Japanese art covers a wide range of art styles and media, including ancient pottery, sculpture in wood and bronze, ink painting on silk and paper, calligraphy, ceramics, architecture, oil painting, literature, drama and music. The history of Japanese art begins with the production of ceramics by early inhabitants sometime in the tenth millennium B.C.E. The earliest complex art is associated with the spread of Buddhism in the seventh and eighth centuries C.E. The arts in Japan were patronized and sustained for centuries by a series of imperial courts and aristocratic clans, until urbanization and industrialization created a popular market for art. Both religious and secular artistic traditions developed, but even the secular art was imbued with Buddhist and Confucian aesthetic principles, particularly the Zen concept that every aspect of the material world is part of an all-encompassing whole.
Over its long history, Japanese art absorbed many foreign artistic traditions and carried on intermittent exchanges with China and Korea. When Japan came into contact with the Western world during the 19th century, Japanese woodblock prints, paintings and ceramics had a considerable influence on European art, particularly on cubism and impressionism. Japanese aesthetic principles of simplicity and understatement influenced Western architecture and design during the 20th century. Japanese artists also absorbed Western techniques and materials and gained international audiences. Contemporary Japanese art is concerned with themes such as self-identity and finding fulfillment in a world dominated by technology. Since the 1990s, Japanese animation, known as anime, has become widely popular with young people in the West.This article contains Japanese text. Without proper rendering support, you may see question marks, boxes, or other symbols instead of kanji and kana.
OverviewKitagawa Utamaro, "Flowers of Edo: Young Woman's Narrative Chanting to the Shamisen," ca. 1800
Historically, Japan has been subject to sudden introductions of new and alien ideas followed by long periods of minimal contact with the outside world during which foreign elements were assimilated, adapted to Japanese aesthetic preferences, and sometimes developed into new forms.
Like China and Korea, Japan developed both religious and secular artistic traditions. The earliest complex art in Japan was produced in the seventh and eighth centuries C.E. in connection with Buddhism. In the ninth century, as the Japanese began to turn away from China, and indigenous forms of expression were developed, the secular arts became increasingly important. A social and intellectual elite refined ink painting, calligraphy, poetry, literature and music as forms of self-expression and entertainment. Until the late fifteenth century, both religious and secular arts flourished. After the Ōnin War (1467-1477), Japan entered a period of political, social, and economic disruption that lasted for over a century. In the state that emerged under the leadership of the Tokugawa shogunate, organized religion played a much less important role in people's lives, and the arts that became primarily secular. The Japanese, in this period, found sculpture a much less sympathetic medium for artistic expression; most Japanese sculpture is associated with religion, and the medium's use declined with the lessening importance of traditional Buddhism.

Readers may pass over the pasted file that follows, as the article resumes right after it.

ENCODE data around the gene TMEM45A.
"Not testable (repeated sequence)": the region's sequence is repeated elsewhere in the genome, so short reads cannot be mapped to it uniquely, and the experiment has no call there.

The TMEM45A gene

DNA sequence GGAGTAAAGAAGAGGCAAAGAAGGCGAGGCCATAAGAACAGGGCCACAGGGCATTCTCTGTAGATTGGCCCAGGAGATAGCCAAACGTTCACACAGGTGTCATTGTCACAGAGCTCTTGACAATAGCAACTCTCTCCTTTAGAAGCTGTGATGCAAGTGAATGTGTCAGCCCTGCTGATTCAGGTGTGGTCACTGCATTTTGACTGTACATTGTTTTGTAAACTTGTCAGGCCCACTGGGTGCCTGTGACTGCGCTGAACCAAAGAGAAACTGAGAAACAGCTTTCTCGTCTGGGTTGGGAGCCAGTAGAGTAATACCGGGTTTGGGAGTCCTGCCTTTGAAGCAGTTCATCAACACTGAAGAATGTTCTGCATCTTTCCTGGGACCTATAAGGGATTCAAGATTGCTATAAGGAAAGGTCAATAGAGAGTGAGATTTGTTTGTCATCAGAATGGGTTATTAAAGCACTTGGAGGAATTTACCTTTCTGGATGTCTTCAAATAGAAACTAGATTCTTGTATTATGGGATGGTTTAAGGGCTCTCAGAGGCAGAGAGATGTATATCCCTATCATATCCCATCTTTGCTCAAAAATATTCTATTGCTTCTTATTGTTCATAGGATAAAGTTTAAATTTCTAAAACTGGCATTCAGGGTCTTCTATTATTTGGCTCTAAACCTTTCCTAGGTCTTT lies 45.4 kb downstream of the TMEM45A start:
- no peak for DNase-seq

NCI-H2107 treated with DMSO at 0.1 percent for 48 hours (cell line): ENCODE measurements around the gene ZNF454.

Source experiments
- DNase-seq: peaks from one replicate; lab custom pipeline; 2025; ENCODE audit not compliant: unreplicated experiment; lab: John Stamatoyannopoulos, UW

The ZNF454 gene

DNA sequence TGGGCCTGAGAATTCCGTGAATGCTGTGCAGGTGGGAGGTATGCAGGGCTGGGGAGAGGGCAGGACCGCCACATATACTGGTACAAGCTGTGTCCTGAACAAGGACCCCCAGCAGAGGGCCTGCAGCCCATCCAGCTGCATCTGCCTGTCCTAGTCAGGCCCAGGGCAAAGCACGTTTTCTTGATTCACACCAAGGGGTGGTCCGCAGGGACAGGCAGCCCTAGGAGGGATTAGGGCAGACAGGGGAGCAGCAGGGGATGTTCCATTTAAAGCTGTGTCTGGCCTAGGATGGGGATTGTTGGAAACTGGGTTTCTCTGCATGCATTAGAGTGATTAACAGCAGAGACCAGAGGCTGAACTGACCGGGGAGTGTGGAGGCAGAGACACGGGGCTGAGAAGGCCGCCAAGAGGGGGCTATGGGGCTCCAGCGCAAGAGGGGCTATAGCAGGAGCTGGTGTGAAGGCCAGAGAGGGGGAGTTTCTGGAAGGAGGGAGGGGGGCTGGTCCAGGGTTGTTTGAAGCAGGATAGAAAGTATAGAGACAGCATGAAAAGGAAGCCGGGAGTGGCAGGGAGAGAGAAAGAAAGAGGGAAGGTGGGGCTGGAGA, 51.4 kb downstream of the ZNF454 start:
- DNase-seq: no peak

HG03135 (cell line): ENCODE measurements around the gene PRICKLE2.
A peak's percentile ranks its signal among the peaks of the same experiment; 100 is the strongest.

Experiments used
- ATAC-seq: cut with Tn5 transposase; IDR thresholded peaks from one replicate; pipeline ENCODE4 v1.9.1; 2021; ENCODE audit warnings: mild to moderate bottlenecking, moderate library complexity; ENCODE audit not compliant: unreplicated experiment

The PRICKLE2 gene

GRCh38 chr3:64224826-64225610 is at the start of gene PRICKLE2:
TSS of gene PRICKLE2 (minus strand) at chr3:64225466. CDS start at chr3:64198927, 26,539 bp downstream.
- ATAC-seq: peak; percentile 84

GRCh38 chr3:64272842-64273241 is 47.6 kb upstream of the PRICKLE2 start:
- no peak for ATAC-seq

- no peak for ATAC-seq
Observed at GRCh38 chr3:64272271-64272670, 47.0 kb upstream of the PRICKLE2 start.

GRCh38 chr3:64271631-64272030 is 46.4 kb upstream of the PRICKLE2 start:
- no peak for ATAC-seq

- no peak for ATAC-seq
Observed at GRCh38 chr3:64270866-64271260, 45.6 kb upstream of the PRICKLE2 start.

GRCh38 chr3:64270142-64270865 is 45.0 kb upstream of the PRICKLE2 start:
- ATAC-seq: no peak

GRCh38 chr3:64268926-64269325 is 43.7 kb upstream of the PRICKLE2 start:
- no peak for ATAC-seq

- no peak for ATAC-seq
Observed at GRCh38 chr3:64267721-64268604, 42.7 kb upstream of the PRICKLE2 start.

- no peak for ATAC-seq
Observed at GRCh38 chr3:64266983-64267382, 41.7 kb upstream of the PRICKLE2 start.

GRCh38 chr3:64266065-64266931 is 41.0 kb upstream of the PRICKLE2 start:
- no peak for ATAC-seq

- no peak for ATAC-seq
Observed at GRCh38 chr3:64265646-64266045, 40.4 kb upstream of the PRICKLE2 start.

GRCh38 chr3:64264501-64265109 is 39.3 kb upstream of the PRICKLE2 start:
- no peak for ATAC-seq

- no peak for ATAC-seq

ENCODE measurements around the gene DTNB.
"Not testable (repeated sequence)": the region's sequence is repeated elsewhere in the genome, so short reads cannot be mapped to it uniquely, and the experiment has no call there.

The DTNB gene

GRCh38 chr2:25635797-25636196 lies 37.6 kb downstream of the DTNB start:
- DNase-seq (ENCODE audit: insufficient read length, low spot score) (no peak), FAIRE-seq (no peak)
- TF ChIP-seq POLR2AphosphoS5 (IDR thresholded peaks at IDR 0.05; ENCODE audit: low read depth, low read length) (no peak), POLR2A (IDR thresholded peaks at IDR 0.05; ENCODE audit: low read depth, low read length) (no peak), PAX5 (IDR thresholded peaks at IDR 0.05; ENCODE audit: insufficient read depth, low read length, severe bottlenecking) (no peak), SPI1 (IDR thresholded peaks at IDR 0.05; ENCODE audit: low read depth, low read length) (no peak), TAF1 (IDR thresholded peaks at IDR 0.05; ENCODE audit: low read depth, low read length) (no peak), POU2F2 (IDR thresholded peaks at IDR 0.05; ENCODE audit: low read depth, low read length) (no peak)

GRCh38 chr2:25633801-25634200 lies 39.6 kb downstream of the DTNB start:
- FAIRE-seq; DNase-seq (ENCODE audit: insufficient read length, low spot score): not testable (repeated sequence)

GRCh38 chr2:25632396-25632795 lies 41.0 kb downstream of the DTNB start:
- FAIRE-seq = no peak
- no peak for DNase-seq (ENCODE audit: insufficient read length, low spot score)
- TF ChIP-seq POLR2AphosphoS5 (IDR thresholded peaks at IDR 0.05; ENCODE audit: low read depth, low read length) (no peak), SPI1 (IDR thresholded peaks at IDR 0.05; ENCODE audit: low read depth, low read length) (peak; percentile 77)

During the sixteenth century, the emergence of a wealthy merchant class and urban areas centered around industries such as the production of textiles created a demand for popular entertainment and for mass-produced art such as wood block prints and picture books. In the Edo period (1603 - 1868), a style of woodblock prints called ukiyo-e became an important art form, used to produce colorfully printed post cards, theater programs, news bulletins and text books.
Painting is the preferred artistic expression in Japan, practiced by amateurs and professionals alike. Ink and water color painting were an outgrowth of calligraphy; until modern times, the Japanese wrote with a brush rather than a pen. Oil painting was introduced when Japan came into contact with the West during the sixteenth century, along with Western aesthetic concepts such as the use of perspective in landscapes. Contemporary Japanese painters work in all genres including traditional ink and water color painting, classical oil painting, and modern media.
Japanese ceramics are among the finest in the world and include the earliest known artifacts of Japanese culture. In architecture, Japanese preferences for natural materials and an interaction of interior and exterior space are clearly expressed.
Japan's contributions to contemporary art, fashion and architecture, are creations of a modern, global, and multi-cultural (or acultural) bent.
History of Japanese art
The first settlers of Japan, the Jōmon people (c 11,000?-c 300 B.C.E.), named for the cord markings that decorated the surfaces of their clay vessels, were nomadic hunter-gatherers who later practiced organized farming and built cities with substantial populations. They built simple houses of wood and thatch set into shallow earthen pits to provide warmth from the soil, and crafted lavishly decorated pottery storage vessels, clay figurines called dogu, and crystal jewels.
Statuette with Snow Glasses, Jōmon Era